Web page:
Seniors in the slammer


James Ridgeway parses a recent report from the ACLU (pdf) that found by 2030, “the over-55 group will number more than 400,000—about a third of the overall prison population”:

In short, more than 100,000 prisoners are currently destined to die in prison, and far more will remain there well into their 60s and 70s. Many of these men—as most of them are men—were never violent criminals, even in their youth. In Texas, for example, 65 percent of the older prisoners are in for nonviolent acts such as drug possession and property crimes.

Keeping thousands of old men locked away might make sense to die-hards seeking maximum retribution or politicians seeking political cover, but it has little effect on public safety. By age 50, people are far less likely to commit serious crimes. “Arrest rates drop to 2 percent,” explains [Bob] Hood, the retired federal warden [at the federal correctional complex in Florence, Colorado]. “They are almost nil at the age of 65.” The arrest rate for 16-to-19-year-olds, by contrast, runs around 12 percent. Once released, therefore, the vast majority of the older prisoners never return.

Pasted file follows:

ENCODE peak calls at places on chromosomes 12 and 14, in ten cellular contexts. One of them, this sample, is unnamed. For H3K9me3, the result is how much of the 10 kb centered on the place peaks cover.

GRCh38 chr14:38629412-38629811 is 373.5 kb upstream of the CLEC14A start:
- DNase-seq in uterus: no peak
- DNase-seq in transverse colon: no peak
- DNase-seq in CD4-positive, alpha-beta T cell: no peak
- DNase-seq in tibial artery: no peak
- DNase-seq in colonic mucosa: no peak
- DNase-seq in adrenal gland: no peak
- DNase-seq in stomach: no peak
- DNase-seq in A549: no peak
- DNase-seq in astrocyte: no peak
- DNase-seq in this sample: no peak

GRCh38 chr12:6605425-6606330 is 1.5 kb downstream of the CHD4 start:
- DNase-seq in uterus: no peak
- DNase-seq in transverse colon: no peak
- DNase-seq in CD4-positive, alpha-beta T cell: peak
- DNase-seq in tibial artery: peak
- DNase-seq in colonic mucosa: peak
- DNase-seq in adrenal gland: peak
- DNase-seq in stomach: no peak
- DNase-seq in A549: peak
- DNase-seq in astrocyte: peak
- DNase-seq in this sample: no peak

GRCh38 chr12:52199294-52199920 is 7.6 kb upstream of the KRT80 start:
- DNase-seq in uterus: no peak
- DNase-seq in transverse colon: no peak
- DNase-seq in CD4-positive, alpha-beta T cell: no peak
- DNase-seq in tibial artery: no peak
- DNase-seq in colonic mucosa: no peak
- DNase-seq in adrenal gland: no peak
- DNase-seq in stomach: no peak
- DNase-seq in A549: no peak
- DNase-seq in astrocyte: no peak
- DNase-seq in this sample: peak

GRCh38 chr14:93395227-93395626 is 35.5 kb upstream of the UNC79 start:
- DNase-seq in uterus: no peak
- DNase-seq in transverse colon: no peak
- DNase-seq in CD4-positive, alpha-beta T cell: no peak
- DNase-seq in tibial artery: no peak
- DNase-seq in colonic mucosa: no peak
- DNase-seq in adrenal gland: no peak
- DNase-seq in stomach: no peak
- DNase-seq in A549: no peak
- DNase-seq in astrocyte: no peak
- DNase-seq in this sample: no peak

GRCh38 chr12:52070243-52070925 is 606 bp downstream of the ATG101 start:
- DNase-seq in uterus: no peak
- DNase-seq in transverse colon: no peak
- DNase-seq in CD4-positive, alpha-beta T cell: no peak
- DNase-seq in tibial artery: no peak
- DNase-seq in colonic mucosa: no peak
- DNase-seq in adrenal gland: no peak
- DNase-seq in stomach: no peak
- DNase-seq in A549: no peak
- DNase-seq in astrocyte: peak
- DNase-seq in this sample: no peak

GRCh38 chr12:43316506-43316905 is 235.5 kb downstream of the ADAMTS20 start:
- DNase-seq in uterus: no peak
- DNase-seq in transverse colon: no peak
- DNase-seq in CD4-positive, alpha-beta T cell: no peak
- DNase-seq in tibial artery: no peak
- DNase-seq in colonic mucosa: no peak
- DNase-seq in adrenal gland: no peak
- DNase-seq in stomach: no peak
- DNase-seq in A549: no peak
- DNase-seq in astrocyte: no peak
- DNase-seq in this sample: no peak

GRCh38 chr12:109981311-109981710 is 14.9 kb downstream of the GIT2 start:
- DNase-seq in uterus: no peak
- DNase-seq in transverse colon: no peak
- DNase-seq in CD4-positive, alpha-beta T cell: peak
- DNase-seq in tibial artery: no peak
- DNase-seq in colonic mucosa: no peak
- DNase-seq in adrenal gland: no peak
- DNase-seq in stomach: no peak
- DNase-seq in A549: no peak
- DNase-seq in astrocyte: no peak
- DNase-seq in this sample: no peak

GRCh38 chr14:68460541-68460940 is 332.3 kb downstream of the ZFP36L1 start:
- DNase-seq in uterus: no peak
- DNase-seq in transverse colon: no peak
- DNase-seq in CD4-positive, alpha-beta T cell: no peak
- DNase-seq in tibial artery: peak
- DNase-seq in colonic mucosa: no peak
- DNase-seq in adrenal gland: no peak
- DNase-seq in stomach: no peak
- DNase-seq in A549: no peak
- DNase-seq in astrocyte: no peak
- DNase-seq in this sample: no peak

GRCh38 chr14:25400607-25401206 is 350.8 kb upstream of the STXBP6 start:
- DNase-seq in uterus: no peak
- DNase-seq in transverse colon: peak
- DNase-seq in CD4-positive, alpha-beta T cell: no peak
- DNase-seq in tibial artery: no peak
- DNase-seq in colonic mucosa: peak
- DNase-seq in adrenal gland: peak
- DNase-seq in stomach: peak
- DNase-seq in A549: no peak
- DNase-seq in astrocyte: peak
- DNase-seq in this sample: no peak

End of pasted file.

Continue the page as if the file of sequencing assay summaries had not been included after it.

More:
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Peter Schorsch is the President of Extensive Enterprises and is the publisher of some of Florida’s most influential new media websites, including,,, and Sunburn, the morning read of what’s hot in Florida politics. SaintPetersBlog has for three years running been ranked by the Washington Post as the best state-based blog in Florida. In addition to his publishing efforts, Peter is a political consultant to several of the state’s largest governmental affairs and public relations firms. Peter lives in St. Petersburg with his wife, Michelle, and their daughter, Ella.